The Agency Cold Start Problem

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For our design agency Bolster, we’ve been looking to find our way around the agency version of a “cold start problem”. In tech, a cold start problem (as popularized by Andrew Chen’s book on the topic) is the conundrum that startups face when trying to achieve network effects with their product.

For example, for Airbnb, their cold start problem was trying to get both enough host inventory and guest interest at the same time in order for each party to be motivated enough to transact on the platform. This is a problem that appears again and again for marketplaces, dating apps, social networks, SaaS tools, and anywhere else where network effects make the product experience more valuable.

For agencies, the cold start problem is simpler: you need clients, full stop. Clients enable work examples & case studies that make a portfolio more attractive, allowing you to look more credible to other prospective clients. Clients also become valuable referrers, connecting you with warm leads. Clients can also serve as references when a prospect gets serious about buying from you. And an agency with real clients will also be able to have the cash flow and reputation to hire talented people. No clients, no go.

The Bolster Omakase is our solution to the agency “cold start” problem.

At Bolster, we’ve had leads come through our other agencies Barrel and BX Studio, but the volume isn’t quite where we want it to be. An experiment we are running hopes to solve for this, and it involves investing a lot of hours giving away free work. We call it the Bolster Omakase, inspired by the “trust me” sushi chef offering – it’s a free brand design that we create based off of a prospects answers to 3 very simple questions. We deliver something, typically in a couple of weeks, and what you get is what you get. You can like it or hate it or feel meh about it, but it’s our best effort to deliver quality for free. As a pre-condition of agreeing to do a Bolster Omakase, prospects agree to let us market the work we do for them as part of our portfolio.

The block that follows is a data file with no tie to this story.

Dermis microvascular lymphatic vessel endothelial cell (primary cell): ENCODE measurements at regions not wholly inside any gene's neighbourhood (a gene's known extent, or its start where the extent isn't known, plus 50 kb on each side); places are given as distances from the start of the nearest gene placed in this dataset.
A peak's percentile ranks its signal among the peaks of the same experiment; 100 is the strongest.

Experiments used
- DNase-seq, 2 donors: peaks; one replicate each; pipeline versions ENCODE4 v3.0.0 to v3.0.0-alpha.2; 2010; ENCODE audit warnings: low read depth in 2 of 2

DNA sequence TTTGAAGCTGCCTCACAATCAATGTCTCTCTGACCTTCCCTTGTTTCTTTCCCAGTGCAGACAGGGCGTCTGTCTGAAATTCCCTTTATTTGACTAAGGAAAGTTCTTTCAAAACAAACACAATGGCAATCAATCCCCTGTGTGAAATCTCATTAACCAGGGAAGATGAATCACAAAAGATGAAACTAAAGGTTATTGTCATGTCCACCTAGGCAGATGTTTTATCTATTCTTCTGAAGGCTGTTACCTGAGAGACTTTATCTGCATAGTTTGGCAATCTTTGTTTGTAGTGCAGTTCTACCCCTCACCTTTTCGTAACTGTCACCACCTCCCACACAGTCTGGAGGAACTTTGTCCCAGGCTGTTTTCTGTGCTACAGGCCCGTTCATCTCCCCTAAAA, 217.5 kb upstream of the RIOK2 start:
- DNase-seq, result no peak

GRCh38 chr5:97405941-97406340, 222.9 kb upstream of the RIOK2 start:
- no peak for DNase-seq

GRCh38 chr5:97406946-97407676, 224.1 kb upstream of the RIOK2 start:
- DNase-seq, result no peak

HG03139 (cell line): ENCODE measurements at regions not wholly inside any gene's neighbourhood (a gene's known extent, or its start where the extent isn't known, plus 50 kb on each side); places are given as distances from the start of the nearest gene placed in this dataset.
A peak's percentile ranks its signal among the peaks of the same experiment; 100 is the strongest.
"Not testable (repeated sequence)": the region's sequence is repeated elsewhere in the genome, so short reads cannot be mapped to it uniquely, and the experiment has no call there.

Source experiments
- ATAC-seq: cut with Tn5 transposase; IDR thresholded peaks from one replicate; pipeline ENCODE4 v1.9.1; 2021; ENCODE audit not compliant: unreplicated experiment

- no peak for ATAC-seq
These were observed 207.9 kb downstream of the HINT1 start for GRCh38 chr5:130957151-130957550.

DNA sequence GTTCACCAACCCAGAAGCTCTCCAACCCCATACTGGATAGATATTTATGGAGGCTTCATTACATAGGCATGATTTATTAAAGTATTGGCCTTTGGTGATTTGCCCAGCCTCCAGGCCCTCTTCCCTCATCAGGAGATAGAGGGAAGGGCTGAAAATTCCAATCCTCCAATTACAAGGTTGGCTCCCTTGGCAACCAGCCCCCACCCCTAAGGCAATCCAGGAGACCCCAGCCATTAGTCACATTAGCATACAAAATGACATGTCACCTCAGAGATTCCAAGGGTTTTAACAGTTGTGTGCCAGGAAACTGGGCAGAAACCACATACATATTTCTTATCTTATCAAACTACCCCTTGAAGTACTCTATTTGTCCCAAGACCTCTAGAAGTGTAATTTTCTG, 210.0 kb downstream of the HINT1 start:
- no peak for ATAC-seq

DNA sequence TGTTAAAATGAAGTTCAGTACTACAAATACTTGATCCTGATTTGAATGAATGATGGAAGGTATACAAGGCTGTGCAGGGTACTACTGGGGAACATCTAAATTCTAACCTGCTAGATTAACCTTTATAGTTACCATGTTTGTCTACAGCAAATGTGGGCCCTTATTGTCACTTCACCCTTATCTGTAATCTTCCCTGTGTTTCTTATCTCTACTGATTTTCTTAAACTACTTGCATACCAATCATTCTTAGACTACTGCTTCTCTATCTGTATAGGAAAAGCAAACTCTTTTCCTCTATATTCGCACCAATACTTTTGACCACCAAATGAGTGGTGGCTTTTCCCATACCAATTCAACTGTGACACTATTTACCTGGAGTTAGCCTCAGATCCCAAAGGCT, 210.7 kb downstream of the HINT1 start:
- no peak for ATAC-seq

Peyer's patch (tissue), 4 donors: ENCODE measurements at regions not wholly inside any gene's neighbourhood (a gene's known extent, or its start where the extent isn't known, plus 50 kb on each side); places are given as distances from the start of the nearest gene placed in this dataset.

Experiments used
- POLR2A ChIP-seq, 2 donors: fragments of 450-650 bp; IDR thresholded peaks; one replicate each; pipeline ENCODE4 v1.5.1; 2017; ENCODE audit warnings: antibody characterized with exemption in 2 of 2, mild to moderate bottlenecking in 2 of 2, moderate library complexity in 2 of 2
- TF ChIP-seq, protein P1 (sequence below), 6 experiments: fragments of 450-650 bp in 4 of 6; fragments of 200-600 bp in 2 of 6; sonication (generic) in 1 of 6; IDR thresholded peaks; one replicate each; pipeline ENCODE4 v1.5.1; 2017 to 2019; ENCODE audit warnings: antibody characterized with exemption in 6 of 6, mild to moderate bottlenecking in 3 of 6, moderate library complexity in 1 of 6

Our first ever Bolster Omakase was for a Y Combinator-backed startup BlueHill.

The Bolster Omakase is based off of an idea that Sei-Wook and I had nearly 15 years ago, when we were doing quite a bit of branding work for early Barrel clients. Problem was, we used to hate the endless revision rounds it took to get to a final version. We wished that clients would just trust us and take our best shot effort as the first and final work product, much like the diner at an omakase sushi restaurant, where there is no selecting from the menu, just sitting down and trusting the chef to bring out the best. We never went through with this but we did own for several years.

Fast-forward to today and the Bolster Omakase represents what we hope to be an effective growth hack: use it to quickly build up our portfolio and get quality referrals from easily-won clients (hard to resist FREE, especially for small businesses and startups); also use the work to attract more clients by sharing on our site, on social, and in presentation decks shown to prospective clients.

The beauty of the Bolster Omakase is that it helps us quickly show our range across different types of businesses & brand goals. For example, Moonlight (left) is a productivity-focused app while MediaFeed (right) is a content marketing consulting service.

So far, so good. We’ve produced three Bolster Omakase designs, and we’re signing up more businesses every week. We believe some of these Omakase clients will go on to pay for additional design services from Bolster and others will be great leads for BX Studio to do their Webflow website.

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